Lysosomal dysfunction has been implicated in multiple diseases, including lysosomal storage disorders such as Gaucher's disease, in which loss-of-function mutations in the GBA1 gene encoding the lysosomal hydrolase β-glucocerebrosidase result in lipid substrate accumulation. In Parkinson's disease, α-synuclein accumulates in Lewy bodies and neurites contributing to neuronal death. Previous clinical and genetic evidence has demonstrated an important link between Parkinson's and Gaucher's disease, as GBA1 mutations and variants increase the risk of Parkinson's and Parkinson's patients exhibit decreased β-glucocerebrosidase activity. Using human midbrain neuron cultures, we have found that loss of β-glucocerebrosidase activity promotes α-synuclein accumulation and toxicity, whereas α-synuclein accumulation further contributes to decreased lysosomal β-glucocerebrosidase activity by disrupting β-glucocerebrosidase trafficking to lysosomes. Moreover, α-synuclein accumulation disrupts trafficking of additional lysosomal hydrolases, further contributing to lysosomal dysfunction and neuronal dyshomeostasis. Importantly, promoting β-glucocerebrosidase activity reduces α-synuclein accumulation and rescues lysosomal and neuronal dysfunction, suggesting that β-glucocerebrosidase may be an important therapeutic target for advancing drug discovery in synucleinopathies including Parkinson's disease.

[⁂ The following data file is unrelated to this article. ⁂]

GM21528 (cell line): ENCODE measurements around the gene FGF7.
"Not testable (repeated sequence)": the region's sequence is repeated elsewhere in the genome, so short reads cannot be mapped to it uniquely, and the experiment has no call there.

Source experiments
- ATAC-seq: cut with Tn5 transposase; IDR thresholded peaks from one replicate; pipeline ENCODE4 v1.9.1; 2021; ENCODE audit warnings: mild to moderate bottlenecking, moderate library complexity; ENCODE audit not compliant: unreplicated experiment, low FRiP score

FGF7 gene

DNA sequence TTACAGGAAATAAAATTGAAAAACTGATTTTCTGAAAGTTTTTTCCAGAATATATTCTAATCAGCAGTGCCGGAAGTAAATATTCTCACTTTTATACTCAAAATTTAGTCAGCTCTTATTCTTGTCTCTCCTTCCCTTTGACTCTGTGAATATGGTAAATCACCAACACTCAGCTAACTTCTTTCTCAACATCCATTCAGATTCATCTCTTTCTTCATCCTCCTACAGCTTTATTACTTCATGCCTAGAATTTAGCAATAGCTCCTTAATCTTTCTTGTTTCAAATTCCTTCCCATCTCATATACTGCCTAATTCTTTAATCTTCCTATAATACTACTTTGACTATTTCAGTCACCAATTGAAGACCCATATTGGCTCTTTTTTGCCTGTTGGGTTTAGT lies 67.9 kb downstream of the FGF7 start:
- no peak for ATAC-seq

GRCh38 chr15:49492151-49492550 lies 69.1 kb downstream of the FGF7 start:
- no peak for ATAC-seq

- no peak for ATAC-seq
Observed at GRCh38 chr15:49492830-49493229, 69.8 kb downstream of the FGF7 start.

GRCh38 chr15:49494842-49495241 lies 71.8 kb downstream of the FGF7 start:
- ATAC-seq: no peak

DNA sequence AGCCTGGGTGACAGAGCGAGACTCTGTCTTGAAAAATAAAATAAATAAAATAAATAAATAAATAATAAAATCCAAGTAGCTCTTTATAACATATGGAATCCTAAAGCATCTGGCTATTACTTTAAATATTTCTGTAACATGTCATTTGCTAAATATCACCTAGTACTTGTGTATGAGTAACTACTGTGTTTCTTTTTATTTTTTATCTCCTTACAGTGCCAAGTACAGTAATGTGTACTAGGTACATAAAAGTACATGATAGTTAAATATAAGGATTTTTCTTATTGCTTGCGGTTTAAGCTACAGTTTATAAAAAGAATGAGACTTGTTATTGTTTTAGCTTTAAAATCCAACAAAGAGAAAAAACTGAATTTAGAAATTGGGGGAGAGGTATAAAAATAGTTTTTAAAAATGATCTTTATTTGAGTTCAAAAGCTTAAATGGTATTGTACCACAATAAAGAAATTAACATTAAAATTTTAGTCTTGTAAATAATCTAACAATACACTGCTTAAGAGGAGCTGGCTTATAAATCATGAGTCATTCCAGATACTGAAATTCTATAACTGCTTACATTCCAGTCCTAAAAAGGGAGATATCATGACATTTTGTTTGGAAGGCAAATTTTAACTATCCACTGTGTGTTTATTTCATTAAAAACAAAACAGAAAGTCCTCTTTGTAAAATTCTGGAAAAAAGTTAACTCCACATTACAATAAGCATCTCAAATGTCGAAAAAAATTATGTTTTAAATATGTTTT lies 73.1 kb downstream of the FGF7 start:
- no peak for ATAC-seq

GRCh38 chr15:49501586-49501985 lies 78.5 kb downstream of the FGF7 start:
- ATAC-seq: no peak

|Original language||English (US)|
|Number of pages||9|
|State||Published - Nov 1 2016|
- Gaucher's disease
- Parkinson's disease
ASJC Scopus subject areas
- Clinical Neurology